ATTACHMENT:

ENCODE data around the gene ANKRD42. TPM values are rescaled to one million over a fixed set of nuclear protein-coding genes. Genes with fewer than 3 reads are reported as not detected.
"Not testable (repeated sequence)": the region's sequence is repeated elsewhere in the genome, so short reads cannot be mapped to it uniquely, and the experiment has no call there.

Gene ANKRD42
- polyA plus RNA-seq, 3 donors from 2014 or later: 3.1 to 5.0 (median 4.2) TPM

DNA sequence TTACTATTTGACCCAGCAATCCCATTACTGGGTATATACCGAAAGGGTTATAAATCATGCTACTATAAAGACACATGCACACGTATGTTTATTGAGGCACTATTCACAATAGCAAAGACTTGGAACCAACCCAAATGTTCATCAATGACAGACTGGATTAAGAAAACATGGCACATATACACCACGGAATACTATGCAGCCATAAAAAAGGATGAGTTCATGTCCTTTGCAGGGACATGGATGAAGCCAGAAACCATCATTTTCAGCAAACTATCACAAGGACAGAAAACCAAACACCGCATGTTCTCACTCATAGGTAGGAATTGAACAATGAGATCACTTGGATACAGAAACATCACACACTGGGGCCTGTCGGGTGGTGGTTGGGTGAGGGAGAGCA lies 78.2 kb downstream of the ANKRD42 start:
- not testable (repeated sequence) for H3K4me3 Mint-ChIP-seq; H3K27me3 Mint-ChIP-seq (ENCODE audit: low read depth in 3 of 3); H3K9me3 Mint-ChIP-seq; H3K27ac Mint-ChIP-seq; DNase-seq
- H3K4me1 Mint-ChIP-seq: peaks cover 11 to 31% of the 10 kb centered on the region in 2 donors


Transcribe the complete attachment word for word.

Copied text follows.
ENCODE data around the gene ANKRD42. TPM values are rescaled to one million over a fixed set of nuclear protein-coding genes. Genes with fewer than 3 reads are reported as not detected.
"Not testable (repeated sequence)": the region's sequence is repeated elsewhere in the genome, so short reads cannot be mapped to it uniquely, and the experiment has no call there.

Gene ANKRD42
- polyA plus RNA-seq, 3 donors from 2014 or later: 3.1 to 5.0 (median 4.2) TPM

DNA sequence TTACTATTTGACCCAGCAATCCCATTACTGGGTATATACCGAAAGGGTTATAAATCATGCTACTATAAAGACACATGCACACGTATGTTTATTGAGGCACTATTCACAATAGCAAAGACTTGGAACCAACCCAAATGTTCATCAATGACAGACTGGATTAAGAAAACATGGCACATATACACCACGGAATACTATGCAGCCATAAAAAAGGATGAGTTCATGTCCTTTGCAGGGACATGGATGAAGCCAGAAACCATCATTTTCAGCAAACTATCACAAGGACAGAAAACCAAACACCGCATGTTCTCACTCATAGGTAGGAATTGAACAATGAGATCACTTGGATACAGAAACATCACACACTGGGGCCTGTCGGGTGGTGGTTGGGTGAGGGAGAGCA lies 78.2 kb downstream of the ANKRD42 start:
- not testable (repeated sequence) for H3K4me3 Mint-ChIP-seq; H3K27me3 Mint-ChIP-seq (ENCODE audit: low read depth in 3 of 3); H3K9me3 Mint-ChIP-seq; H3K27ac Mint-ChIP-seq; DNase-seq
- H3K4me1 Mint-ChIP-seq: peaks cover 11 to 31% of the 10 kb centered on the region in 2 donors